# Integration problem ∫1/(√3 sinx+ cosx) dx

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## Homework Statement

∫1/(√3 sinx+ cosx) dx is
Ans. as per textbook 1/2(log(tan((x/2)+(pi/12))
2. The attempt at a solution
Attempt 1-I changed it to half angles (x/2) and then multiplied and divided sec^2(x/2) to the numerator and denominator, then putting tan(x/2)=t I got 2∫1/(√3t+1-t^2) I wrote the quadratic expression as (√7/2)^2-(t-(√3/2)^2) [completing the square], then applying the standard integral form of 1/(a^2-x^2) I substituted the values into 1/2a(ln(a+x)-ln(a-x)) but I don't know how to match it with the answer
Attempt 2- I took 1/2 common from denominator to convert it into sin(pi/3)sinx+cos(pi/3)cosx=cos(x-(pi/3))
then I integrated using ∫secx=log(secx+tanx) and ended up with 1/2(log(sec(x-(pi/3))+tan(x-(pi/3)) Again, I cant match with the answer. Would appreciate some help

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vela
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Homework Helper
Attempt 2- I took 1/2 common from denominator to convert it into sin(pi/3)sinx+cos(pi/3)cosx=cos(x-(pi/3))
then I integrated using ∫secx=log(secx+tanx) and ended up with 1/2(log(sec(x-(pi/3))+tan(x-(pi/3)) Again, I cant match with the answer. Would appreciate some help
I don't know if this is the most straightforward way. Let ##u = (x-\pi/3)/2## and rewrite the argument of the log in terms of sines and cosines. You should be able to show that
$$\sec\left(x-\frac \pi 3\right) + \tan\left(x-\frac \pi 3\right) = \frac{1+\sin 2u}{\cos 2u}.$$ Use the double-angle identities and eventually you can simplify it to
$$\frac{\cos u + \sin u}{\cos u - \sin u},$$ which you can show equals ##\tan(u+\pi/4)##. Finish up by rewriting in terms of ##x##.

Krushnaraj Pandya
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Please have a look on our LaTeX help page:
https://www.physicsforums.com/help/latexhelp/

I read the page, I'm still finding it very unnatural to use...is there a proper tutorial I can see somewhere,
I don't know if this is the most straightforward way. Let ##u = (x-\pi/3)/2## and rewrite the argument of the log in terms of sines and cosines. You should be able to show that
$$\sec\left(x-\frac \pi 3\right) + \tan\left(x-\frac \pi 3\right) = \frac{1+\sin 2u}{\cos 2u}.$$ Use the double-angle identities and eventually you can simplify it to
$$\frac{\cos u + \sin u}{\cos u - \sin u},$$ which you can show equals ##\tan(u+\pi/4)##. Finish up by rewriting in terms of ##x##.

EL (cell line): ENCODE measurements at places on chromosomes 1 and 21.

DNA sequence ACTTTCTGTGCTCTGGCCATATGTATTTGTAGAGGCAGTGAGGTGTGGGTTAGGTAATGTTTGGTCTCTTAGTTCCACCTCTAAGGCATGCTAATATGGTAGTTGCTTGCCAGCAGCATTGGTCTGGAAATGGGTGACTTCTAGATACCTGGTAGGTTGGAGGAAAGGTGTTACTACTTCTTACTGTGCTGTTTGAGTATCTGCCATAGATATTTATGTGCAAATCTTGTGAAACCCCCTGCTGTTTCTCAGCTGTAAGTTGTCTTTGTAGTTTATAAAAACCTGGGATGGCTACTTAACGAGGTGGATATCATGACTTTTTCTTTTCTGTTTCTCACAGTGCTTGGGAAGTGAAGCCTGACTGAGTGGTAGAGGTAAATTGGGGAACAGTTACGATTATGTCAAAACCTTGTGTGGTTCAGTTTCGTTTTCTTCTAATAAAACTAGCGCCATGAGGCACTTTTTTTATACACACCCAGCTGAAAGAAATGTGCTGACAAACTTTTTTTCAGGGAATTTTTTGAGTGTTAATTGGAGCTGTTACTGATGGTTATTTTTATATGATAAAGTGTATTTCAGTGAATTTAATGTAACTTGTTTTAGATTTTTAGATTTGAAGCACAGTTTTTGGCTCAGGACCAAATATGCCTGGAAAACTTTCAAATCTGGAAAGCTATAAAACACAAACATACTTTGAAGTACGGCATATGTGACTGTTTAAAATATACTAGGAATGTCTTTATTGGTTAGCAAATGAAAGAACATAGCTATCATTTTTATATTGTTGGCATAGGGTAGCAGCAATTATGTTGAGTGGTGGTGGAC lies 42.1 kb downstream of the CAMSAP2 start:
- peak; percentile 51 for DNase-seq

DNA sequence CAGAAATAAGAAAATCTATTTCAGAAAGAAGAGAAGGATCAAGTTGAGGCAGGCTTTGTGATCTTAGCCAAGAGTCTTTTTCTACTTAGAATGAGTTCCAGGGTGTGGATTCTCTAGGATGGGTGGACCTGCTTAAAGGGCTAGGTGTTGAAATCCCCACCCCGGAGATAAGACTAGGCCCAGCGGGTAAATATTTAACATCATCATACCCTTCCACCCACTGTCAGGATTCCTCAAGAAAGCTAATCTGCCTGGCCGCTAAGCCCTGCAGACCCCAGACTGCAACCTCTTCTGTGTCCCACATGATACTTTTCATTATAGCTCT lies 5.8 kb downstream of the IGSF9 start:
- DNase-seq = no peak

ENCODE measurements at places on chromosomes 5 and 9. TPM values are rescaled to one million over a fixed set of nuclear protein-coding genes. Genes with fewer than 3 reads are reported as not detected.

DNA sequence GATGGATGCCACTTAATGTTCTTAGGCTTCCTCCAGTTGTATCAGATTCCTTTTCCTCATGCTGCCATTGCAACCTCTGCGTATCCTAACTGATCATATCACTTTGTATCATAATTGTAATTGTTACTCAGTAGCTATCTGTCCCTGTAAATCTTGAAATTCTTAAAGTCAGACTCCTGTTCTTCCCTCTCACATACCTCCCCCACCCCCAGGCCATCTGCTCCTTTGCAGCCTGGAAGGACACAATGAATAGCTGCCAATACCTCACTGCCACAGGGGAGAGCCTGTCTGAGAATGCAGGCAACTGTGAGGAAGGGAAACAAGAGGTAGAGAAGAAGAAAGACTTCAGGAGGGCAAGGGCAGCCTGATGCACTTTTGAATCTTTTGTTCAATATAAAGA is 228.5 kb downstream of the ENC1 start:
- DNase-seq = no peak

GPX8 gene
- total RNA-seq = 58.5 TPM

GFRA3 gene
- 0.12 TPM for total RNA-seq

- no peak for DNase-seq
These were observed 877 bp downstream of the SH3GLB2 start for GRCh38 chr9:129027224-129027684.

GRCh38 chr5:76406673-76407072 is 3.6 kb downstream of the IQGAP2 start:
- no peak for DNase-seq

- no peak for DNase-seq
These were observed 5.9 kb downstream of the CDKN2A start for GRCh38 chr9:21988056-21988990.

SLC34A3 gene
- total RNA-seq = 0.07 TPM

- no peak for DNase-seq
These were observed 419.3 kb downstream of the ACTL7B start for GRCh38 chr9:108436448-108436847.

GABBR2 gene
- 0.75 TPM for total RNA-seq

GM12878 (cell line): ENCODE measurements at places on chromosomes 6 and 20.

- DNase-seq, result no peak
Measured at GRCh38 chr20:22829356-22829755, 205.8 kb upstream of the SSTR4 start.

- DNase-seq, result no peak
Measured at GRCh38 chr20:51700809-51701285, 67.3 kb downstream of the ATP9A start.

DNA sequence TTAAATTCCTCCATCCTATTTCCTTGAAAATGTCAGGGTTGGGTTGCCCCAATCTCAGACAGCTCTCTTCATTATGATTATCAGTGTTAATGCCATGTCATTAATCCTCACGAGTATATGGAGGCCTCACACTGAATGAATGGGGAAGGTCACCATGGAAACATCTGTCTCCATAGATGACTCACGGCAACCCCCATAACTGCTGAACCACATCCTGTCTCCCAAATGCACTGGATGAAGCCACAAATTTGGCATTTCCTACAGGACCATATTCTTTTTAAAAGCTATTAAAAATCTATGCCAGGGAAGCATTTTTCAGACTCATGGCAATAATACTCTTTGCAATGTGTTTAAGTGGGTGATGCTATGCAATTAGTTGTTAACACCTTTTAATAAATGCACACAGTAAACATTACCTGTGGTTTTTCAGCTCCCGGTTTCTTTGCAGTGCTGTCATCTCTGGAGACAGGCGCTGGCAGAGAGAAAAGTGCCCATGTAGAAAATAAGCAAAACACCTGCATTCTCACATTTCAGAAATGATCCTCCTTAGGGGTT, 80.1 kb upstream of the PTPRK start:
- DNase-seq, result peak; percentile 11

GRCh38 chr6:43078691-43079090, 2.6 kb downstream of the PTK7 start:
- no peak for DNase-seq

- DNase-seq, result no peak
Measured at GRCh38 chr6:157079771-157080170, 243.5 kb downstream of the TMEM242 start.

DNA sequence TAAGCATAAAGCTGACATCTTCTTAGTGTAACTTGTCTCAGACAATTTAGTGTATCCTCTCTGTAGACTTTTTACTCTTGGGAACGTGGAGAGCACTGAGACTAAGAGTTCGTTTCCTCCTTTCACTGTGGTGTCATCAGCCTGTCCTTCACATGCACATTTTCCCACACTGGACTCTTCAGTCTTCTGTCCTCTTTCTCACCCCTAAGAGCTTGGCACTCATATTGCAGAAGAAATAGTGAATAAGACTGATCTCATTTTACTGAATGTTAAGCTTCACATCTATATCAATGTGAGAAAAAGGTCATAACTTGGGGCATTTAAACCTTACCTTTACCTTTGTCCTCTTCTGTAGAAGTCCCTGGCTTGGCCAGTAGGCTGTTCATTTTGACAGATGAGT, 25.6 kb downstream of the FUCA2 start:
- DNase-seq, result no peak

I got my answer this way, isn't there a shorter method though- this'd be quite hard to intuitively guess in an exam

vela
Staff Emeritus
Homework Helper
Here's a slightly faster way:
$$\frac{1+\sin\left(x-\frac \pi 3\right)}{\cos\left(x-\frac \pi 3\right)} = \frac{\sin \frac\pi 2+\sin\left(x-\frac \pi 3\right)}{\cos \frac \pi 2 + \cos\left(x-\frac \pi 3\right)}$$ Then use the sum-to-product identities.

Gold Member
Here's a slightly faster way:
$$\frac{1+\sin\left(x-\frac \pi 3\right)}{\cos\left(x-\frac \pi 3\right)} = \frac{\sin \frac\pi 2+\sin\left(x-\frac \pi 3\right)}{\cos \frac \pi 2 + \cos\left(x-\frac \pi 3\right)}$$ Then use the sum-to-product identities.
Got it! thank you

ehild
Homework Helper
I read the page, I'm still finding it very unnatural to use...is there a proper tutorial I can see somewhere,

I got my answer this way, isn't there a shorter method though- this'd be quite hard to intuitively guess in an exam
You do not need to guess intuitively, you certaninly were thought the methods to be used. First, if you see a formula asin(x)+bcos(x), write it in the form A sin(x+θ) where tan(θ)=b/a, ##A= \sqrt{a^2+b^2}## and a=A cos(θ), b=A sin(θ). In this case, A=2 and θ=pi/6. With the substitution u=x+π/6, the integrand becomes
##\int{\frac{1}{2\sin(u)}du}##.
It is also a regular method to integrate rational functions of sine, cosine, tangent, that we write the functions in terms of tan(u/2), and use the substitution t=tan(u/2) with ##du = \frac{2}{1+t^2}dt##
##\sin(x)=\frac{2\tan(x/2)}{1+\tan^2(x/2)}##, ##\cos(x)=\frac{1-\tan^2(x/2}{1+\tan^2(x/2)}##. These formulas are easy to remember or derive.

fresh_42
Mentor
I read the page, I'm still finding it very unnatural to use...is there a proper tutorial I can see somewhere
There are presumably many, but not easier to read. I used to click on the reply button just to see how others write it. You just have to remember to delete it again. After a short time the software with its automatic save will remember it next time you come back to the thread, so make sure there are no remains from your lookup if you'll answer again.